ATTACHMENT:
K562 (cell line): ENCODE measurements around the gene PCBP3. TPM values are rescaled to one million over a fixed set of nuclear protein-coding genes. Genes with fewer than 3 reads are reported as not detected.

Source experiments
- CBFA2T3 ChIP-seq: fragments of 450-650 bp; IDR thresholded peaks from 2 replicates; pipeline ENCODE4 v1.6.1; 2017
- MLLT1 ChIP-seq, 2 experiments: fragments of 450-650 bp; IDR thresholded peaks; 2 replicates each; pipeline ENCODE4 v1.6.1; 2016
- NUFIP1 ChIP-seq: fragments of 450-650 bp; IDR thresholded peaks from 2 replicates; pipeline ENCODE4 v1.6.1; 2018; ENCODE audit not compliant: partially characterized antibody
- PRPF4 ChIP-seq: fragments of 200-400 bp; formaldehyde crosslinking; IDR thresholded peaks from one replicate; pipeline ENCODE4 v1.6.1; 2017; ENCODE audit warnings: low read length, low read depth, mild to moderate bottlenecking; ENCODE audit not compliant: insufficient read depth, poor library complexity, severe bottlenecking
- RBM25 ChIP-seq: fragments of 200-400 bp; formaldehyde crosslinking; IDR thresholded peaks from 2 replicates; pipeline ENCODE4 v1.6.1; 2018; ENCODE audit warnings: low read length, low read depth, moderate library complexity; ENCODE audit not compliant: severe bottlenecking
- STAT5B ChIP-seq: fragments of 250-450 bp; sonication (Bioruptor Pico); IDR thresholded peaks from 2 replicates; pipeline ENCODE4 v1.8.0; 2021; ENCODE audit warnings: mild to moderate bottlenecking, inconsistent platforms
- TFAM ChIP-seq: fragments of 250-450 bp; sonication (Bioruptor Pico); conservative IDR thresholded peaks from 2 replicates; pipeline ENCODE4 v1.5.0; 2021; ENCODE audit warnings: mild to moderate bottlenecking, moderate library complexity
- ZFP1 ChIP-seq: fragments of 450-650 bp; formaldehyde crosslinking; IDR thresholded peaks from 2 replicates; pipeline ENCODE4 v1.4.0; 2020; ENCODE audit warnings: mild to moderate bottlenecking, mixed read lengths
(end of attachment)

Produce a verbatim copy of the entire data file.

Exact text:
K562 (cell line): ENCODE measurements around the gene PCBP3. TPM values are rescaled to one million over a fixed set of nuclear protein-coding genes. Genes with fewer than 3 reads are reported as not detected.

Source experiments
- CBFA2T3 ChIP-seq: fragments of 450-650 bp; IDR thresholded peaks from 2 replicates; pipeline ENCODE4 v1.6.1; 2017
- MLLT1 ChIP-seq, 2 experiments: fragments of 450-650 bp; IDR thresholded peaks; 2 replicates each; pipeline ENCODE4 v1.6.1; 2016
- NUFIP1 ChIP-seq: fragments of 450-650 bp; IDR thresholded peaks from 2 replicates; pipeline ENCODE4 v1.6.1; 2018; ENCODE audit not compliant: partially characterized antibody
- PRPF4 ChIP-seq: fragments of 200-400 bp; formaldehyde crosslinking; IDR thresholded peaks from one replicate; pipeline ENCODE4 v1.6.1; 2017; ENCODE audit warnings: low read length, low read depth, mild to moderate bottlenecking; ENCODE audit not compliant: insufficient read depth, poor library complexity, severe bottlenecking
- RBM25 ChIP-seq: fragments of 200-400 bp; formaldehyde crosslinking; IDR thresholded peaks from 2 replicates; pipeline ENCODE4 v1.6.1; 2018; ENCODE audit warnings: low read length, low read depth, moderate library complexity; ENCODE audit not compliant: severe bottlenecking
- STAT5B ChIP-seq: fragments of 250-450 bp; sonication (Bioruptor Pico); IDR thresholded peaks from 2 replicates; pipeline ENCODE4 v1.8.0; 2021; ENCODE audit warnings: mild to moderate bottlenecking, inconsistent platforms
- TFAM ChIP-seq: fragments of 250-450 bp; sonication (Bioruptor Pico); conservative IDR thresholded peaks from 2 replicates; pipeline ENCODE4 v1.5.0; 2021; ENCODE audit warnings: mild to moderate bottlenecking, moderate library complexity
- ZFP1 ChIP-seq: fragments of 450-650 bp; formaldehyde crosslinking; IDR thresholded peaks from 2 replicates; pipeline ENCODE4 v1.4.0; 2020; ENCODE audit warnings: mild to moderate bottlenecking, mixed read lengths